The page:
With hurricane season rapidly approaching, tens of thousands of Florida residents face damage to their homes due to wind, hail, rain and severe storms. Although we can’t predict if your home will face damage, we can prepare you now and save you the frustration of handling insurance claims later.
The first step is to understand what your homeowners insurance policy covers. Many Florida insurance policies have conditions that can greatly reduce the amount given to you to repair your home.
If your policy has a “right to repair” provision, you have given up the right to select your own roofer or contractor to repair your home and have authorized the insurance company to select and oversee any contractor of their choice. If your insurance policy has this type of provision, I strongly encourage you to discuss with your agent how to remove it from your policy, even if it increases your premium.
The next policy provision that you must be aware of relates to alternative dispute resolution processes contained within the policy. Almost all Florida homeowners insurance policies have an appraisal clause. Once an insurance company requests appraisal after a dispute of the claim arises, the homeowner is precluded from litigating the matter in court and presenting the case to a jury. Rather, the value of your claim is determined by an insurance company representative, your representative (whether an attorney or public adjuster), and an umpire selected by the two representatives.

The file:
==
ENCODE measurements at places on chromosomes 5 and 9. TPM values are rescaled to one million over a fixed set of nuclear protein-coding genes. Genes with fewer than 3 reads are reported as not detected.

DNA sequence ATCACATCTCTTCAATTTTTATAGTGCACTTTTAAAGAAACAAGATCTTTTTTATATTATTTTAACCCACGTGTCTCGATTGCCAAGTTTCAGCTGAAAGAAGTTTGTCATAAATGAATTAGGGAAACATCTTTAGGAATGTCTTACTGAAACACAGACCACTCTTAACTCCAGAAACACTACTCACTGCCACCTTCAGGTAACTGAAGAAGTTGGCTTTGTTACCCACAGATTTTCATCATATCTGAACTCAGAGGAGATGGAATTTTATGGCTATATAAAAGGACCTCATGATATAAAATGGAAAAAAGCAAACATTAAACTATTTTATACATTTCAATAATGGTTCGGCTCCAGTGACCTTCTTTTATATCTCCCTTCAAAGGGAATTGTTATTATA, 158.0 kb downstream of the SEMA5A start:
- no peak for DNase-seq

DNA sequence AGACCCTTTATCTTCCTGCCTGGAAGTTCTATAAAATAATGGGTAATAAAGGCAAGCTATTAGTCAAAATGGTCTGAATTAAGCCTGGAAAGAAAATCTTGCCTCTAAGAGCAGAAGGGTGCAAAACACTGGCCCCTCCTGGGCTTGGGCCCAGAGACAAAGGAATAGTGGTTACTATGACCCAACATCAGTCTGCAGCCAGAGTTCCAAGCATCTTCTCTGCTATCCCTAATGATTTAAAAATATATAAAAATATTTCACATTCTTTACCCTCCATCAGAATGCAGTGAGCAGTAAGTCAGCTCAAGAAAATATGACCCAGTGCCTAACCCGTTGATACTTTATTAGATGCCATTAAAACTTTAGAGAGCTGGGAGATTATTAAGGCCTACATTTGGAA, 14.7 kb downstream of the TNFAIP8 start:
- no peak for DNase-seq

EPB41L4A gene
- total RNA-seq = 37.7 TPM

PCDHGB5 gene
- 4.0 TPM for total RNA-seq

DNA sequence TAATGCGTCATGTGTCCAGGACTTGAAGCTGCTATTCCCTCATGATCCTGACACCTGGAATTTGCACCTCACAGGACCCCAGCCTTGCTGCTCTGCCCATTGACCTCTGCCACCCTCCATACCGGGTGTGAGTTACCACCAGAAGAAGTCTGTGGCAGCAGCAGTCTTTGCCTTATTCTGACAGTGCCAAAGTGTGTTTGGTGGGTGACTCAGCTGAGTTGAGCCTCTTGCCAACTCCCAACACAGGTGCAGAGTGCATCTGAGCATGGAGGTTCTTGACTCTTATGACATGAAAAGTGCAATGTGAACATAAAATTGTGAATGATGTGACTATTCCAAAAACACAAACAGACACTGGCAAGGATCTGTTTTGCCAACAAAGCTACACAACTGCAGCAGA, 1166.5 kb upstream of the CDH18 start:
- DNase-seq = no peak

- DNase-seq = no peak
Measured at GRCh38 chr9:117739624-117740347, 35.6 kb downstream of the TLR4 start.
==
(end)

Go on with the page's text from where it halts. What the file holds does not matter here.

Once the umpire renders a decision, called an award, that amount is fixed and final – there is no appeal. Although some insurance companies may state that this results in quicker payment to the homeowner, it can actually deny homeowners access to the courts as well as the ability to investigate the claim.
Florida recently enacted a new law for homeowners insurance claims that impacts roofing contractors and attorneys more than homeowners, but it’s still important to note. Under the new law, homeowners are protected by some provisions that prevent dishonest contractors from soliciting insurance claims by making payments, giving gifts or otherwise enticing homeowners to employ them for their claim.
The new law requires contractors to inform the homeowner of the dishonest business practices listed in the statute and to have the homeowner acknowledge that none of those activities occurred prior to signing the contract for repairs. The law also contains provisions for giving insurance companies second chances to review the claim before a lawsuit is filed and has detailed requirements for insurance companies to explain to the Department of Insurance the reason they initially denied a claim and eventually made payment.
If your home suffers damage as a result of a storm, call the Storm Claim Attorneys at the Law Offices of Michael B. Brehne, PA for an explanation of your rights during the claim process.